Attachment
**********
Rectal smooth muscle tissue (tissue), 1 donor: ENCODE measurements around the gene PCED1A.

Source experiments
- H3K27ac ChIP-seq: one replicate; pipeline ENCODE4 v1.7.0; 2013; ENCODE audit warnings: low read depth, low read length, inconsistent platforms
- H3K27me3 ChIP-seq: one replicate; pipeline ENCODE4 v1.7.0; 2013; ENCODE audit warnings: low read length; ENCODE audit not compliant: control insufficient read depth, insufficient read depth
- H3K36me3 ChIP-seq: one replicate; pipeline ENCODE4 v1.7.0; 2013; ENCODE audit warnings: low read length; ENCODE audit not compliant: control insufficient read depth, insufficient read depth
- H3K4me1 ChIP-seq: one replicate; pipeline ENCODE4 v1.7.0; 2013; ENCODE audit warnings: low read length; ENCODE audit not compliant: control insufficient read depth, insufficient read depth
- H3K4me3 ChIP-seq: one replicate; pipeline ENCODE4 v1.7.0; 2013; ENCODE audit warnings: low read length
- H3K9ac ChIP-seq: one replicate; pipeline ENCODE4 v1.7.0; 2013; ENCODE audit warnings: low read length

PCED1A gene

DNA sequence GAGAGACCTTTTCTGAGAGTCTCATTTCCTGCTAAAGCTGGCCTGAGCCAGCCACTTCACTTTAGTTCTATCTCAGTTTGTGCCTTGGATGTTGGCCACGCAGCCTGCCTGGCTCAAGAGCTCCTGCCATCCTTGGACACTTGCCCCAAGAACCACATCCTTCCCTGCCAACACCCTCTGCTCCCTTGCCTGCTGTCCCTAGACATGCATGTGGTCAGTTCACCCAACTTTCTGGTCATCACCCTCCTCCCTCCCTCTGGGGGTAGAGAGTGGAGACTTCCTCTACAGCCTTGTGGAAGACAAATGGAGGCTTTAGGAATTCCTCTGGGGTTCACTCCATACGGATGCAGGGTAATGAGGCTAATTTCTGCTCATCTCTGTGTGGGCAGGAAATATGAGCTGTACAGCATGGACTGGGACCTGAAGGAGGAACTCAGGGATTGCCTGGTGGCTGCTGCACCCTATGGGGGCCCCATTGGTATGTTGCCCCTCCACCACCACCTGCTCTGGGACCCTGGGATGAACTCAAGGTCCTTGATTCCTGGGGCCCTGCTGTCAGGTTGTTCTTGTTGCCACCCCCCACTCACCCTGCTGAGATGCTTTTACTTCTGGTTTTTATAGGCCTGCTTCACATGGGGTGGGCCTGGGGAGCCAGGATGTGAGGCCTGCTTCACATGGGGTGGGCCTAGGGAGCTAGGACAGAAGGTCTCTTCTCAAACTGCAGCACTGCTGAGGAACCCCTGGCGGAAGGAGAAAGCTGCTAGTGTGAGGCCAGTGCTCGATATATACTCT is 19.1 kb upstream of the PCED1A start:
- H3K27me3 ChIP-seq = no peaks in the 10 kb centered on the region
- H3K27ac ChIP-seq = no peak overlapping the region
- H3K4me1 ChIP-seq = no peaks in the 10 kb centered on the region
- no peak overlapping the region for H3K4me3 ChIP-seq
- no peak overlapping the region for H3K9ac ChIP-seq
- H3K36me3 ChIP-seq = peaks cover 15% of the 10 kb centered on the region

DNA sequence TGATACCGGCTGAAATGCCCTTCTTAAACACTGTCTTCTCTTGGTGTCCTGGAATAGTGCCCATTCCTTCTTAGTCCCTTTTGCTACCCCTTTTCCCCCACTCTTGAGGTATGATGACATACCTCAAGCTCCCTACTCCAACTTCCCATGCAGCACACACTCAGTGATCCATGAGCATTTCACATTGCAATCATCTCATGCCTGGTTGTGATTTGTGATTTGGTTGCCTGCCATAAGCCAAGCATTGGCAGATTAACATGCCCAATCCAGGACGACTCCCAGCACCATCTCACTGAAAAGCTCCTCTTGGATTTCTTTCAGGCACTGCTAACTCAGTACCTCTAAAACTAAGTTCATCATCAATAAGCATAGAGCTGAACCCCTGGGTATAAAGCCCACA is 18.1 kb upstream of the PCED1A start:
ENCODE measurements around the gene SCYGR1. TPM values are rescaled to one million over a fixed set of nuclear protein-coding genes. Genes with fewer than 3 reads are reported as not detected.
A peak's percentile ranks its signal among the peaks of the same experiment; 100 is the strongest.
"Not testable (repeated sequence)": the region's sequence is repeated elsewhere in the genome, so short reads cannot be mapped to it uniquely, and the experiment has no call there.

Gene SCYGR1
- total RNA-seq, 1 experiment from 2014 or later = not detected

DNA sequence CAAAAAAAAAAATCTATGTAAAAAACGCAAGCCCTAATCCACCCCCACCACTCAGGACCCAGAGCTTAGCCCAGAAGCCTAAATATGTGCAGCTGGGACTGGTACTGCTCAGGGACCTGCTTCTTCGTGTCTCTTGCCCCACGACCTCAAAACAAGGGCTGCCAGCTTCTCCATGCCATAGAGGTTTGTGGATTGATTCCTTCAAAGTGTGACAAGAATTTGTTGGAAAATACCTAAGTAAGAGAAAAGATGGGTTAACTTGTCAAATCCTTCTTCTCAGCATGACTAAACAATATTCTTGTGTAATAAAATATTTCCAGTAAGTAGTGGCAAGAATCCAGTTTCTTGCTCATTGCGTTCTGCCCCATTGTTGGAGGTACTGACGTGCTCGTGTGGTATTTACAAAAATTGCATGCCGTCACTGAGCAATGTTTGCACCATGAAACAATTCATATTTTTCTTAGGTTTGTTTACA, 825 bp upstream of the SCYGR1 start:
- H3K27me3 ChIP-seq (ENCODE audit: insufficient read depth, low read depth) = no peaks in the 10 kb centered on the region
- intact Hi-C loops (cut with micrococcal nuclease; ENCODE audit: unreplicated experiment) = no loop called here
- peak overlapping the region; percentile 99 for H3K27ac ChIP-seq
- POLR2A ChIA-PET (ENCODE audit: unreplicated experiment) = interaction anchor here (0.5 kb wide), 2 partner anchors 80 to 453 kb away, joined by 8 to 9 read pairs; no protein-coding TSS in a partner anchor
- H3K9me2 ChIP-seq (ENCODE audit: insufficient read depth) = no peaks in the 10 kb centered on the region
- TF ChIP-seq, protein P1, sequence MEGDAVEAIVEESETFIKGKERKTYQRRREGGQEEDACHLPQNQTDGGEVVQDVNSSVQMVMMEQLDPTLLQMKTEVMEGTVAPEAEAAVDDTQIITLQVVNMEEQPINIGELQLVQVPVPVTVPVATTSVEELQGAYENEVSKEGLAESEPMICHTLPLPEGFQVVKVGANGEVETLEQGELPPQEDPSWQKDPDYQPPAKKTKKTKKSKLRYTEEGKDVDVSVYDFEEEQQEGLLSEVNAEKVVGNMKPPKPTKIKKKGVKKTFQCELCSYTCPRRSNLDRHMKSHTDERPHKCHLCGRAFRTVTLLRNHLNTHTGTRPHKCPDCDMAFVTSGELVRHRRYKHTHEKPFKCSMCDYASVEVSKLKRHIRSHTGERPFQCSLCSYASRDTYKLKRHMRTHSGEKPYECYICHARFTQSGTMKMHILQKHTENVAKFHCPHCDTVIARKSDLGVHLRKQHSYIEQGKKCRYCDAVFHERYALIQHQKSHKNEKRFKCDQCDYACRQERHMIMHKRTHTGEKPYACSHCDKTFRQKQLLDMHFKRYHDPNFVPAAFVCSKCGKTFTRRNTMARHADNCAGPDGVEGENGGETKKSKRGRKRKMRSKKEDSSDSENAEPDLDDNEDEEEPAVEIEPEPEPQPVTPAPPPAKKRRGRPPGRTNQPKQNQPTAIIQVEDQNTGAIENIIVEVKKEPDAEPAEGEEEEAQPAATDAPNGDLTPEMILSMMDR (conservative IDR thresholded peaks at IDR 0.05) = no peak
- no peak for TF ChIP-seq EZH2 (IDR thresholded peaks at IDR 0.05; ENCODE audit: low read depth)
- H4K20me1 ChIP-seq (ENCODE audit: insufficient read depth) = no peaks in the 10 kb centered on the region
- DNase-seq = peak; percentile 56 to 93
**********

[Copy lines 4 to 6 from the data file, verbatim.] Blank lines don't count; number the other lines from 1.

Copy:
- H3K27me3 ChIP-seq: one replicate; pipeline ENCODE4 v1.7.0; 2013; ENCODE audit warnings: low read length; ENCODE audit not compliant: control insufficient read depth, insufficient read depth
- H3K36me3 ChIP-seq: one replicate; pipeline ENCODE4 v1.7.0; 2013; ENCODE audit warnings: low read length; ENCODE audit not compliant: control insufficient read depth, insufficient read depth
- H3K4me1 ChIP-seq: one replicate; pipeline ENCODE4 v1.7.0; 2013; ENCODE audit warnings: low read length; ENCODE audit not compliant: control insufficient read depth, insufficient read depth